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Batman: Gotham After Midnight (Anglais) Broché – 8 septembre 2009


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Détails sur le produit

  • Broché: 296 pages
  • Editeur : DC Comics (8 septembre 2009)
  • Langue : Anglais
  • ISBN-10: 1401222382
  • ISBN-13: 978-1401222383
  • Dimensions du produit: 16,9 x 1 x 25,9 cm
  • Moyenne des commentaires client : 4.0 étoiles sur 5  Voir tous les commentaires (1 commentaire client)
  • Classement des meilleures ventes d'Amazon: 181.740 en Livres anglais et étrangers (Voir les 100 premiers en Livres anglais et étrangers)
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3 internautes sur 3 ont trouvé ce commentaire utile  Par Présence TOP 50 COMMENTATEURS sur 7 décembre 2009
Format: Broché
Il s'agit d'une minisérie (ou maxisérie) en 12 épisodes écrite par Steve Niles (scénariste de 30 Days of Night) et illustrée par Kelley Jones, spécialiste des histoires décalées de Batman (au choix Batman Tales of the Multiverse: Batman-Vampire ou Batman: Haunted Gotham).

Dans cette histoire, un nouveau criminel exécute froidement des membres de la pègre et de la police ; il fait régner la terreur sur Gotham à tel point que plus personne n'ose sortir la nuit (donc plus aucun crime la nuit). Non seulement il a réussi là où Batman a échoué, mais en plus il semble lui en vouloir personnellement en manipulant ses ennemis les plus coriaces (Joker, Killer Croc, Catwoman, Scarecrow et Clayface). Pendant ce temps là, la police enquête sous la forme d'une belle femme nommée April Clarkson qui fait tourner la tête de Bruce Wayne et même de Batman. De son coté, Alfred Pennyworth est toujours aussi serviable, ironique et spécialiste hors pair dans tous les domaines scientifiques et techniques.
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Commentaires client les plus utiles sur Amazon.com (beta)

Amazon.com: 9 commentaires
6 internautes sur 7 ont trouvé ce commentaire utile 
A treat for the eyes, not much more 4 octobre 2009
Par Kid Kyoto - Publié sur Amazon.com
Format: Broché
When a new villain comes to town Batman must face some of his greatest foes (including Clayface, Catwoman, Man-Bat and the Joker) as he tries to unmask Midnight's true identity.

Much like some earlier series like Hush and the Long Halloween this is a mainly an excuse for the artist to show off his skills drawing Batman's cast of foes and his dark and crumbling city. In that it succeeds. Kelley Jones' designs for the villains, the Batcave, Gotham City and of course Batman himself are incredible. For most of the book Batman is just a mass of shadows, horns and claws, a terrifying apparition in the night.

I picked this up largely based on images I'd seen of Jones' crazy batmobile designs and other mad equipment. And because Batman builds a giant robot to fight a Godzilla-sized Clayface. Who doesn't want to see that? So in that way he does not disappoint.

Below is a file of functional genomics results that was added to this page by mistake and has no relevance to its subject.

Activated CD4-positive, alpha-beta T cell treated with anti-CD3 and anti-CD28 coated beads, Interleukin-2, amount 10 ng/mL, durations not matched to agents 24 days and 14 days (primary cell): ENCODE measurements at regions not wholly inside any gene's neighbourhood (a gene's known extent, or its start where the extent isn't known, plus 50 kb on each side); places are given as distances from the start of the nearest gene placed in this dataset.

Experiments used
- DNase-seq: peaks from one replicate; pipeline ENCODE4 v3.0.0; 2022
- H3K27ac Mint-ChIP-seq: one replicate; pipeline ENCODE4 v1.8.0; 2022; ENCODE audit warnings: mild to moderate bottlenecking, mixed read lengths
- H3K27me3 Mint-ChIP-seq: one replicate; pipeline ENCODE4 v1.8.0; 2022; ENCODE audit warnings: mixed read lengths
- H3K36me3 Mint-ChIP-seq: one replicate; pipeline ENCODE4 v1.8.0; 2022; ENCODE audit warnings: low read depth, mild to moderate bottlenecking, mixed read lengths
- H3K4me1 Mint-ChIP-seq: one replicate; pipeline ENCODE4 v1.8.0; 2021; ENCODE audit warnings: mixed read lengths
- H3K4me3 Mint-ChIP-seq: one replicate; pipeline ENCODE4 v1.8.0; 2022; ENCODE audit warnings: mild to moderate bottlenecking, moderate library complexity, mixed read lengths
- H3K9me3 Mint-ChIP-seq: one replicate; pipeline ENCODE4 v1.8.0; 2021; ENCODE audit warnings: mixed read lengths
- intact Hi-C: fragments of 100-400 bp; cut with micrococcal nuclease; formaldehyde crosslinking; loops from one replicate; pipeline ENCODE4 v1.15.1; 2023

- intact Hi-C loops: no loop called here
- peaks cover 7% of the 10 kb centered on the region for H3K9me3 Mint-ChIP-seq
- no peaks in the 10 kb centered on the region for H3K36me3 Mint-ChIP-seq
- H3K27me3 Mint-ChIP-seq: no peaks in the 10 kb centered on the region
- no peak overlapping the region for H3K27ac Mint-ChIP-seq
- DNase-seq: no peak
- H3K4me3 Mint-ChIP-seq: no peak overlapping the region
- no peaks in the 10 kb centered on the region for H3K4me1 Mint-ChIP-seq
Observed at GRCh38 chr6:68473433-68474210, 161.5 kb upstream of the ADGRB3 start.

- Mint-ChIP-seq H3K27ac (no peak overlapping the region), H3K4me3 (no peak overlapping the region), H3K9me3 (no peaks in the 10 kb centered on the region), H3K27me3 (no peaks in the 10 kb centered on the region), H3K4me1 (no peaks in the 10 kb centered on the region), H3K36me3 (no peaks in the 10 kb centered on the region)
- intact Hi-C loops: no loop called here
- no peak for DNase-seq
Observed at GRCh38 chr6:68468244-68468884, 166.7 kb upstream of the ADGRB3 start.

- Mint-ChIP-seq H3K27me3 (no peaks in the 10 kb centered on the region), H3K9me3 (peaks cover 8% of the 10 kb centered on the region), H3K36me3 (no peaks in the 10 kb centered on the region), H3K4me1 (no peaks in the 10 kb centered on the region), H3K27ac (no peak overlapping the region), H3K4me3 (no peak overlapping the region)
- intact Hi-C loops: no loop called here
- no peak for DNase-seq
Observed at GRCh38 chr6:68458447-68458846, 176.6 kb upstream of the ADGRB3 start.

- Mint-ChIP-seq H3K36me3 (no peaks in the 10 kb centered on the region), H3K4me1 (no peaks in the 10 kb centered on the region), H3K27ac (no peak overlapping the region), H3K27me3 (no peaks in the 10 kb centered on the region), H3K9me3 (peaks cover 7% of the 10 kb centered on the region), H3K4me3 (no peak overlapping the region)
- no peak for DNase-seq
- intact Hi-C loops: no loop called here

But the story is paper-thin and nothing we haven't seen before. While the new villain Midnight looks fantastic he's not all that clever and most readers will guess his identity long before the shocking reveal. Steve Niles uses the old cliche of having the new villain take over a slew of old villains, thus inflating the threat Midnight poses. Once we learn Midnight's true identity the story just stops. There's no real ending, just a set-up for a sequel.

So if you find a cheap copy or are a huge fan of Kelley's dark artwork this is worth reading but otherwise give it a miss.
2 internautes sur 2 ont trouvé ce commentaire utile 
An entertaining story with stylized artwork 19 septembre 2009
Par Christopher Z - Publié sur Amazon.com
Format: Broché Achat vérifié
I was constantly entertained by this trade paperback. The story is not incredibly original, but breezes along at a decent pace that does produce a few moments of true surprise. Certain elements of the story are handled poorly, such as Batman's "romance" with a certain character. A plethora of villains appear, though some of the characterization does not really ring true. Niles does appear to have an excellent grasp of Batman and his history. I am a moderate fan of Kelley Jones's art style, and he clearly was born to draw Batman, but some of the artwork I found lacking at times. It was fine when depicting the costumed characters, but the level of detail was suspect on more traditional characters like Commissioner Gordon and Bruce Wayne.

DC has included the entire series in this trade paperback. The quality of the reproduction is quite good and includes a few character sketches as a bonus. The plotting could have been tighter, but overall this is a fun, traditional Batman story that does not heavily rely on continuity. It would have been interesting to see someone like Neal Adams illustrate this series. While Jones's art style was suited to the tone of the story and characters for the most part, I got the impression that Niles wrote this particular Batman as a throwback to an earlier era. Overall it is a good read that introduces another colorful villain into the Batman mythos, Midnight.
10 internautes sur 15 ont trouvé ce commentaire utile 
Show, Don't Tell 8 septembre 2009
Par Jon Repesh - Publié sur Amazon.com
Format: Broché